Home Entertainment ATV Wild Ride 3D Preview: Hands-On Gameplay Impressions
ATV Wild Ride 3D Preview: Hands-On Gameplay Impressions

ATV Wild Ride 3D Preview: Hands-On Gameplay Impressions

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ATV Wild Ride 3D Preview: Hands-On Gameplay Impressions

ATV Wild Ride 3D, due out this Thursday on the Nintendo eShop, comes to us from Renegade Kid. Co-Founder Jools Watsham and his team have seen a lot of success on the eShop thus far, with the likes of Mutant Mudds and Bomb Monkey. Their latest effort is actually a revamped version of a game that they released on the DS as ATV Wild Ride. The new version of the game packs updated graphics and gameplay, 3D integration, online multiplayer, and leaderboards.

The Content

ATV Wild Ride 3D brings a smattering of modes to the table. First up under “Single Player” is the “World Tour” which pits the player against three CPU’s in a series of four races. These races come in three varieties; a simple race to the finish line, an elimination race where the player finishing last in each lap is eliminated, and a freestyle competition where the highest total trick score wins. There are six different world tours to tackle, increasing in AI and track difficulty as you progress. If you haven’t got the time four four races, both the regular race and elimination style races are available under the “Quick Race” mode. Freestyle is also available under a menu option of the same name. Finally, rounding out the single player experience is the “Time Trial” mode, where the player can select any of the tracks for practice. All of these modes’ high scores are stored in “Records”.

Multiplayer is divided between local and online play, where the player can host or join a lobby for four players. This is also where the leaderboard for the highest-rated online racers is located. We haven’t had a chance to dive into these modes yet, so look for more information in our full review later this week.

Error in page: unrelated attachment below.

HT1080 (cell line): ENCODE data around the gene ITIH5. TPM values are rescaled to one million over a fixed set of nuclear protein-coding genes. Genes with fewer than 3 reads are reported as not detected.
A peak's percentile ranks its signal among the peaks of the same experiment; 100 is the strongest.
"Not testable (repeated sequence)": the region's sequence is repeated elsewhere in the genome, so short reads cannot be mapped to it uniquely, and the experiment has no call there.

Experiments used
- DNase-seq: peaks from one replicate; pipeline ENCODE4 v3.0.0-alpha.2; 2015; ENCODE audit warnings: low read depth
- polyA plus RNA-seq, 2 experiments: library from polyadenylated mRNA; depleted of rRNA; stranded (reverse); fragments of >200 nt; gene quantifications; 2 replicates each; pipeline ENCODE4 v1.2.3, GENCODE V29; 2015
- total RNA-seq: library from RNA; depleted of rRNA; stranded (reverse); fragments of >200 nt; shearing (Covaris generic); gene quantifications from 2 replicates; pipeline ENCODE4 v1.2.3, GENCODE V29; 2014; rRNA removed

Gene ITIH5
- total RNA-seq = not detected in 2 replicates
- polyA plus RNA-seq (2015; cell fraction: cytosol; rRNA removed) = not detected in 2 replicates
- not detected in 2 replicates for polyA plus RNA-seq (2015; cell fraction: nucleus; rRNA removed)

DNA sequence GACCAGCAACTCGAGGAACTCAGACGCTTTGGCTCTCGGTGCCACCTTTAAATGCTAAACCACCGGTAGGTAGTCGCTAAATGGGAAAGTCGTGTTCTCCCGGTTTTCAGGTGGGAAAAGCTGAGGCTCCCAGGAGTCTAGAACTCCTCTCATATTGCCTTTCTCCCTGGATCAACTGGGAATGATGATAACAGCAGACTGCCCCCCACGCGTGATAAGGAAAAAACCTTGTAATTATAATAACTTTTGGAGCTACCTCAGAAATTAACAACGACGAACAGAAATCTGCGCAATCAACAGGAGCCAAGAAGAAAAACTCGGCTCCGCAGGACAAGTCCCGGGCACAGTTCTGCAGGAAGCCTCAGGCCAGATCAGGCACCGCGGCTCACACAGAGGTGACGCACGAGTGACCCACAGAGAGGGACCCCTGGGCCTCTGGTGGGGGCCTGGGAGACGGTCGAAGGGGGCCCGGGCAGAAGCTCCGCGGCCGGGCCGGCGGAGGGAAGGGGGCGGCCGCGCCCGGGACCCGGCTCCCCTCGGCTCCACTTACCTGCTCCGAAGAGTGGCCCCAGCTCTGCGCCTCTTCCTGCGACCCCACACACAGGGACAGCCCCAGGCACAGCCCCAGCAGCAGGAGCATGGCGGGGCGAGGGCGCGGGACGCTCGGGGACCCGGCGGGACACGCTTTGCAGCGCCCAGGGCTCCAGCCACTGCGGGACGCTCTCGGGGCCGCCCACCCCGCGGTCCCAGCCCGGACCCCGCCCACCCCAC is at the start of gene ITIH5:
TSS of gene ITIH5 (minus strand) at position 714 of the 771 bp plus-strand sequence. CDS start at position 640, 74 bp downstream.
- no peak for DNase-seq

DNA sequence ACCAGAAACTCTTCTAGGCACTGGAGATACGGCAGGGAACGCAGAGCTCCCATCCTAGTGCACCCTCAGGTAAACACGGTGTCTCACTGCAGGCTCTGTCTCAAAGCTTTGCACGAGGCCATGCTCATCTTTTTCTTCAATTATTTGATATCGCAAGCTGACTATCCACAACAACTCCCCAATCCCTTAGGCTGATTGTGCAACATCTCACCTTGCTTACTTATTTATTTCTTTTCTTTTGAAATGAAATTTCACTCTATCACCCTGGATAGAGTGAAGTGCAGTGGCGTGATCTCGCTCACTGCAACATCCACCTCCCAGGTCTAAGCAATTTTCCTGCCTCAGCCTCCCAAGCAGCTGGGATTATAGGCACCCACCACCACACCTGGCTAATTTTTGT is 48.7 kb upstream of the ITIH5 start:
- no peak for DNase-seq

The Experience

This is an arcade racer through and through- realism not required. It is almost comical at times when the ATVs soar to unbelievable heights, and other racers are visible around you, flying through air, doing the most absurd of tricks. From the start, players will have to quickly learn how to pre-load their jumps in order to leap high into the air. The more air the player has, the longer or more numerous tricks they will be able to pull off. Landing tricks grants the player Nitro, used for short speed boosts. The tougher the trick, the more Nitro awarded. Acquiring Nitro through this process is vital to speeding past opponents.

In our experience, landing is definitely the trickiest part- oftentimes we found ourselves flying into walls or off the edge of cliffs after taking off a jump. Many of the jumps require a fair amount of foresight, and therefore track memorization; going straight on the jump is not always the safest way to go about things. This was the source of much frustration when racing against higher difficulty CPUs on brand new tracks, but it got easier the more we played. Not every jump is meant for tricking off of, no- sometimes slowing down and rolling over the top of the hill without getting air will enable the player to tackle a tight corner while the other racers fly off the track. Knowing when to not pre-load and trick is almost more important than actually doing tricks. Careful planning will be required to become the most elite ATV racer.

That said, the game is extremely easy to pick up and play. The two options for control layout are simple and will work easily for trigger-style or Mario Kart-style play. Each of the six tracks appears four times in the game in different incarnations; regular, extended, and reverse directions of both. The extended versions of the tracks are more difficult, the reverse tracks even more so. The World Tour ramps up in difficulty rather quickly, but each of the other modes allow the player to choose the difficulty of the AI as well as the track. These modes are perfect for practice or just racing for fun against easier AI on easier courses.

ATV Wild Ride 3D has impressed us with the amount of content that it packs so far. It was originally a retail title, after all. Nothing has been compromised in the move to the eShop- in fact, a lot of content has been added in the transition. Renegade Kid really did us a solid by compromising nothing, adding online multiplayer, and then slapping a modest price tag of only $7.99 on the game. It comes out this Thursday, so look for our full review to coincide with its release on the eShop!

Maxwell Morrison Maxwell has been covering video games at FanBolt since 2012. His interests include all things PlayStation and Nintendo. He also has a particularly strong passion for handheld (read: not mobile) gaming. 

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